When it comes to thinking about Christmas it is easy to get wrapped up (literally) in the hustle and bustle-the presents, the dinners, seeing family and friends, parties, the decorations, and the traditions. It is also easy to focus on the things that really don’t matter about the Christmas story such as the fact that Mary and Joseph were not out in a barn but were in a relatives house. Or the fact that the three kings (if three is even the correct number) arrived much later than the birth night.
While it was most certainly not a silent night with family members aiding Mary as she gave birth, it was the most special night in the history of the world. On this night, baby Jesus cried and experienced for the first time the dependency upon his mother for food, warmth, and love. This night was special because it was the night of Incarnation. The incarnation is the event where the God who created the world would took upon himself the fullness of humanity. God was experiencing his creation in a whole new way.
It is not just significant that Jesus was born of a virgin, it was significant that the Lord of all who holds the universe together was at the same time, lying in the arms of a mother who had been chosen by God the Father to bring about the redemption of all of humanity.
The incarnation is significant because Jesus was fully-God and fully-man. He did not give up his deity, but he took upon humanity in its completeness. He would know hunger, pain, tiredness, toil, strained relationships, emotional turmoil, the loss of friendship, temptation, and all that comes with being in a family.
In order for God to rescue humanity from sin, a sacrifice had to be made. The animals the Jews had sacrificed in the past were only able to make a covering for sin. They could not fully atone for sin, because the animals did not bear the image of humanity. Humans are created in the image of God and therefore they are not like the animals. Similar…sure, but not the same. As a result the only way to atone for sin once and for all was to have a human sacrifice. But just like with the animals, that human had to be without blemish…he had to be perfect in every way. Unfortunately, no person is without sin and so all people are tarnished and unable to be a perfect sacrifice for our sins. Because God loved his creation he decided to himself become the human who would be sacrificed to atone for our sins.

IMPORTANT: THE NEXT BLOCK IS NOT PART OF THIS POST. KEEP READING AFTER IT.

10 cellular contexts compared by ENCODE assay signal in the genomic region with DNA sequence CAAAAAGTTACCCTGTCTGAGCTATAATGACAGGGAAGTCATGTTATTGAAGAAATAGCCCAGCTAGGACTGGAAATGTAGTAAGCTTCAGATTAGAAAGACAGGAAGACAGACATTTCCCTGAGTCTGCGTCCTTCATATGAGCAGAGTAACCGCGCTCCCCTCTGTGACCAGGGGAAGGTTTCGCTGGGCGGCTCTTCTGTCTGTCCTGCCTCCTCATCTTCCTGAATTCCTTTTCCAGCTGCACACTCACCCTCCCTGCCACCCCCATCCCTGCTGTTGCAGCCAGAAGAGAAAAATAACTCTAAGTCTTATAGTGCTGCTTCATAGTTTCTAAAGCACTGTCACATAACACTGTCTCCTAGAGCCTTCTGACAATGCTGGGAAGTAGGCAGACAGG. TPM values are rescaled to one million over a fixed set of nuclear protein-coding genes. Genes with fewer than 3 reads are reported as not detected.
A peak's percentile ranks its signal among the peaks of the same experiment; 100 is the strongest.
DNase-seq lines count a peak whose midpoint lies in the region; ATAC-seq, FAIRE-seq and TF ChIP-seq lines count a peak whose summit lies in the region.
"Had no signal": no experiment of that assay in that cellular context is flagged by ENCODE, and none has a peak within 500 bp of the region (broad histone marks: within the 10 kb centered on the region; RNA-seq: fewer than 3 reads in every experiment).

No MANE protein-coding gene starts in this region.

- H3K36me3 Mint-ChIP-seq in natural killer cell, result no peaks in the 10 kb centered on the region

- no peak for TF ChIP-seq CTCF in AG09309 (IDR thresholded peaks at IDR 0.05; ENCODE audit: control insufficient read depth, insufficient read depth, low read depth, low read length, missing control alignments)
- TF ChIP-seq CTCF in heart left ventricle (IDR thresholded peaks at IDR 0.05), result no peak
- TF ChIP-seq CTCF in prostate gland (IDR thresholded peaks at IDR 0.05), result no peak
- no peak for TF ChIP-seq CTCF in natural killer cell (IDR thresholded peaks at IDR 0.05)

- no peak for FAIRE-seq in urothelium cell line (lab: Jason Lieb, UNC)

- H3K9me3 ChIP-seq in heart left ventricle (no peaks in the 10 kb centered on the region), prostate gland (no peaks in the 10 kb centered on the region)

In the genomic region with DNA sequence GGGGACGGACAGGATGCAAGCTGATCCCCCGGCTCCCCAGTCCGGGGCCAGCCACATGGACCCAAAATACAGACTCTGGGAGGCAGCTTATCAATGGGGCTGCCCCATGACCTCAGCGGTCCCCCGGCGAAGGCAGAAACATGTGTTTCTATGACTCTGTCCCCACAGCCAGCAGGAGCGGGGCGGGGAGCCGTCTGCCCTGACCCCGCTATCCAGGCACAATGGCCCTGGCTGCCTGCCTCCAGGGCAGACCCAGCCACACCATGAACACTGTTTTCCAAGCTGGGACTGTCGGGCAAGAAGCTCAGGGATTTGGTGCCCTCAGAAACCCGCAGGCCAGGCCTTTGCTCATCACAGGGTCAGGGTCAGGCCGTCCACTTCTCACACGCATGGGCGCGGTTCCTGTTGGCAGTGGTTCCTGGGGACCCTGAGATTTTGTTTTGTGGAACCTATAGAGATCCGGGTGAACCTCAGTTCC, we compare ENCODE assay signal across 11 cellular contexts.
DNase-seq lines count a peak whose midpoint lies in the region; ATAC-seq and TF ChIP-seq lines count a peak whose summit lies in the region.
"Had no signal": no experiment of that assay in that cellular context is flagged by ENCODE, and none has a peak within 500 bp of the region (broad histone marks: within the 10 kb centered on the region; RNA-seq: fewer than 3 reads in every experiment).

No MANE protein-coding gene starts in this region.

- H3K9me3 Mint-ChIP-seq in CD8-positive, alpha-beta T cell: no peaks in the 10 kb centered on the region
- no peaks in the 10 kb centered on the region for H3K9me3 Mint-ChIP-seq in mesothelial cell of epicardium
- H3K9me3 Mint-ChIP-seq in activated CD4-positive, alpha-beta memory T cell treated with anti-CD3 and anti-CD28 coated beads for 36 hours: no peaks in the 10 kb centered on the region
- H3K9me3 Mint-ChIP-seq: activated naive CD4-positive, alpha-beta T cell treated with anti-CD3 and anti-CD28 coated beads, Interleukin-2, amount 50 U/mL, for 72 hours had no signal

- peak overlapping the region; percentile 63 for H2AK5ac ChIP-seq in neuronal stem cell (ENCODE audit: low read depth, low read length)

God the Father planned to send Christ into the world for this purpose even before he created humanity and put Adam in the Garden. Christ came as God in the flesh to be our sacrifice. He was born of Mary in a small insignificant town. He was the Messiah (the Savior) of the whole world, but he was not what people expected him to be. They wanted the Messiah to be a political leader, instead Jesus came as a spiritual teacher. He did not set-up an earthly kingdom with a limited reign, instead he established his heavenly kingdom so that he would eventually be recognized as the Lord of All.
The incarnation, the event of God becoming flesh was the beginning of God himself going to the Cross on our behalf in order to bring us back into good standing with God. Everything about the birth of Christ shows how much God loves us. He was willing to become like us in order to save us. He was willing to sacrifice himself for creatures who are without hope on our own. He chose to live on this earth to show us a new way to be human–to show us a better way to live according to God’s moral will for our lives.
The incarnation is significant because it leads to Calvary where God had victory over sin. It is because of Calvary that we too may now have victory over sin. This week as you prepare to enjoy the holidays with your friends and loved ones, take some time to reflect not only on the birth of Jesus, but on his life, ministry, and on his death and resurrection. Through the incarnation we find salvation, through the incarnation we have peace with God, and through the incarnation we learn how to live in obedience to the Lord.
We celebrate the Birth of Christ because the Incarnation forever changed the world!!!
Dr. Scott Shiffer has a Ph.D. in Christian Theology from the B.H. Carroll Theological Institute and has been teaching religion classes since 2006. He leads Transformation Media Ministries, an organization to help believers think biblically about culture in America. Scott has given numerous presentations including one at Oxford. He has spoken at church retreats, youth retreats, conferences, and has taught discipleship classes for over 10 years. Scott is married and has three children. He has a heart for helping believers draw closer to God and for aiding them as they are faced with new challenges in America every day.